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VPS Innovation Case Study - Investment Logic Map

Author: Kine Nordstokka
Published Date: 12 November 2010

Most governments share one problem – abundance of business causes requesting investments and highly limited funding. In a situation like this, a government’s priority is making investment decisions which will maximise value for money and will be able to provide greater impact of government policies.

In order to solve this problem, in 2003 the Investment Management Team came up with a simple, yet innovative approach to allocating government funding. The breakthrough insight of the new strategy was the focus on defining the policy drivers and the benefits. The resulting Investment Logic Map (ILM) approach turned out to be a simple and effective instrument to bridge the gap between good policy and strategy and its implementation.

The approach has created a decision-making framework that directs resources to their best use. It brings key stakeholders to the decision-making table for a two-hour facilitated discussion that builds a shared understanding of the need for investment, the benefits sought and the preferred solution. This discussion establishes the 'investment story' that is then depicted on a single page in a way that can communicate the logic that underpins the proposal to the layperson. Subsequent two-hour discussions produce a Benefit Management Plan and an Investment Concept Brief (effectively a mini-business case).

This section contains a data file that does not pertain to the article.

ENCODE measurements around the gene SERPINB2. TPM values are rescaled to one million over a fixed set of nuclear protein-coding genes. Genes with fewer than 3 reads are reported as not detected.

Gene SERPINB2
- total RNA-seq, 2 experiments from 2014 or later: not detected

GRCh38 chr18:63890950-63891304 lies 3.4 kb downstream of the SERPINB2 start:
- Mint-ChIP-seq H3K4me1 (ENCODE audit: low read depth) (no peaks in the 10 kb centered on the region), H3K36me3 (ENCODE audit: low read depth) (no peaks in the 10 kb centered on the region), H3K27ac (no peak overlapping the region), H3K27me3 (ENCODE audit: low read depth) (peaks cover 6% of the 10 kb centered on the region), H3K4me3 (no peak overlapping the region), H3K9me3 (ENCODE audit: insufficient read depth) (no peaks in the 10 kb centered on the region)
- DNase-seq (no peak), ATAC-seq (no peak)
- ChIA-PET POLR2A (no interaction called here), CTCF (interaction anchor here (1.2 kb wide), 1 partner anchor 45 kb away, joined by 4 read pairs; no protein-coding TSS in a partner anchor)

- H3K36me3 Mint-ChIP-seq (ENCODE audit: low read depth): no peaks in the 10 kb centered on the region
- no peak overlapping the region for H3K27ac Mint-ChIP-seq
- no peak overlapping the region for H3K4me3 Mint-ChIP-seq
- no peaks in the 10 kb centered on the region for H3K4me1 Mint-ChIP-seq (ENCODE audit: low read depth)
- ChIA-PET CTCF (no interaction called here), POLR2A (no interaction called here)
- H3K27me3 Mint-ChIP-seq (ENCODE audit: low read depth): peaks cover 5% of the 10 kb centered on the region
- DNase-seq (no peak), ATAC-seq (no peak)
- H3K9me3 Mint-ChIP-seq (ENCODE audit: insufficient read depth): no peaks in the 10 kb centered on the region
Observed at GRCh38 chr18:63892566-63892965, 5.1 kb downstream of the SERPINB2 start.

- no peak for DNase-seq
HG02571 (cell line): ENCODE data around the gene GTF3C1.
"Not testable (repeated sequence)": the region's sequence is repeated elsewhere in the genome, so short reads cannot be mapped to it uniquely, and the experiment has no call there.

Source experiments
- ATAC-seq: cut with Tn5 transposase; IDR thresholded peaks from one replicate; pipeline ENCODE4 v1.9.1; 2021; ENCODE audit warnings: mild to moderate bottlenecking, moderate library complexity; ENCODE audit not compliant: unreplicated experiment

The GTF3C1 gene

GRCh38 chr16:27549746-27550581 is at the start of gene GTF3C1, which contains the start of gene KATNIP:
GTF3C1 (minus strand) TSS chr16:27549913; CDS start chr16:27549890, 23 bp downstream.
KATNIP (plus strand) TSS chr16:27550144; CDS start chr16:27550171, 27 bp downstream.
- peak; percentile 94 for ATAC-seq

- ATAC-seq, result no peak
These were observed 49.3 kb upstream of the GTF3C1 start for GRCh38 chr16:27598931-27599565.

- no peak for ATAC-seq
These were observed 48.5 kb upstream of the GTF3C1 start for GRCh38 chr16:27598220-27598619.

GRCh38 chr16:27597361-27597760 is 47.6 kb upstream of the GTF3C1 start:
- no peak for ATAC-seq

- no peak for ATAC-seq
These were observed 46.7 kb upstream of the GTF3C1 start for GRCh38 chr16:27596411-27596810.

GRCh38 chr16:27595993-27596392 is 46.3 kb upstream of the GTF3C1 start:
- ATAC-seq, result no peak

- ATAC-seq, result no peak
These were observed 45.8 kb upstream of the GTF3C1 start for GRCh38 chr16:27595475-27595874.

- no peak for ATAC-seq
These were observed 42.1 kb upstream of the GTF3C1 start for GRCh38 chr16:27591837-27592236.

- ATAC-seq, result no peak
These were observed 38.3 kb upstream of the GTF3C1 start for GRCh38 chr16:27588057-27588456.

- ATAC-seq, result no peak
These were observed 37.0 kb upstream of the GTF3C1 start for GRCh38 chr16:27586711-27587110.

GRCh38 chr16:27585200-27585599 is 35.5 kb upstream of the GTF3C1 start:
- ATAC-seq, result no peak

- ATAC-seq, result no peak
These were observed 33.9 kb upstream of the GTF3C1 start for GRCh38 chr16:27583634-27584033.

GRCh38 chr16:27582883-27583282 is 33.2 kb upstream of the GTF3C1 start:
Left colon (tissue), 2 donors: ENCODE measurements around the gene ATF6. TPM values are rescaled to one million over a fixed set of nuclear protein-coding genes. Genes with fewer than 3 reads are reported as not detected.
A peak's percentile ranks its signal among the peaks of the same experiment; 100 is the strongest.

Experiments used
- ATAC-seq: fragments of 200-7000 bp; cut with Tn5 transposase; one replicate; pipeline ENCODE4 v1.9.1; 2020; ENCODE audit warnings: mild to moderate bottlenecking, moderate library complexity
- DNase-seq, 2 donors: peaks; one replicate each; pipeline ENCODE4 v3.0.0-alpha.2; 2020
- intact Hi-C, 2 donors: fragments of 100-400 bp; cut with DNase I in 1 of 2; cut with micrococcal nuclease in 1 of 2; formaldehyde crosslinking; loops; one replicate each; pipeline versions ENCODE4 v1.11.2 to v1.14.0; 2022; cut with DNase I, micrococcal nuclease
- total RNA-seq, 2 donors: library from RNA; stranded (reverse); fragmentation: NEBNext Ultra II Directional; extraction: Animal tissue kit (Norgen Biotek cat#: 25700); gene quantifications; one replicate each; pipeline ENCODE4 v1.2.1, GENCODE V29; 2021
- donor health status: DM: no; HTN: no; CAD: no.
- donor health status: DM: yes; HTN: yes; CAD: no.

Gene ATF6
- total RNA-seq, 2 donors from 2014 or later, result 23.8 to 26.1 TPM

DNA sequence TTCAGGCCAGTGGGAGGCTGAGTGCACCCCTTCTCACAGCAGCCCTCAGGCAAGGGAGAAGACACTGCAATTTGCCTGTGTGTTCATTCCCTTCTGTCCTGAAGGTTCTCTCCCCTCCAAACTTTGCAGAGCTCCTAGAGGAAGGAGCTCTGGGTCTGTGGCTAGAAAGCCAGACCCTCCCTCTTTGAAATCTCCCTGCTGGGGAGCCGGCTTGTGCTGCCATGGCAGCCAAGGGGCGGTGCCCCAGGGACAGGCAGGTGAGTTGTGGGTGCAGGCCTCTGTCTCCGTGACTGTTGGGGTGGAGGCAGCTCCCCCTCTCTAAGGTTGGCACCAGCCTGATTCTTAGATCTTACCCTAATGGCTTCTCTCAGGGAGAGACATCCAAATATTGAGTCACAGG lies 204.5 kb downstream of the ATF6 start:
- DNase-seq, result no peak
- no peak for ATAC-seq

The ILM approach has demonstrated many hallmarks of public sector innovation, particularly in four respects:

•Triumph of common sense: The ILM challenges mechanical models of investment and overcomes compliant workplaces. It harnesses the power of simplicity.

•Consensus building and peer production: The way the ILM was developed through peer production gave it high moral authority that drove its take-up through voluntary practice. The ILM is also inherently a consensus-building tool in its implementation through facilitated workshops that are critical to its success.

• Realising benefits: The key to realising benefits lies in a clear understanding of cause and effect so that the logic can be understood by a layperson.

• Extending the logic to higher levels: Over time the logic has been extended beyond looking at individual investments to looking at the program level in order to decide between competing proposals and finally to looking at what the organization can do better to achieve its mission.

The ILM approach was thoroughly scrutinized to measure its effectiveness. Since its creation, more than 3000 ILMs have been developed. A study carried out after the 2006 budget cycle showed that the application of ILM would drive down the costs of investment by 10% and drive a 20% increase in the benefits that investment would deliver. A further 2009 study showed that in many respects departments using the approach prefer it to previous schemes.

For further details, please refer to the attached PDF.